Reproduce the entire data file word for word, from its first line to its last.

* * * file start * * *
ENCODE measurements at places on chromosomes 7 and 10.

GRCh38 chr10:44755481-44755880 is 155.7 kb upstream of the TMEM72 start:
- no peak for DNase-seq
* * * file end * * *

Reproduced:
ENCODE measurements at places on chromosomes 7 and 10.

GRCh38 chr10:44755481-44755880 is 155.7 kb upstream of the TMEM72 start:
- no peak for DNase-seq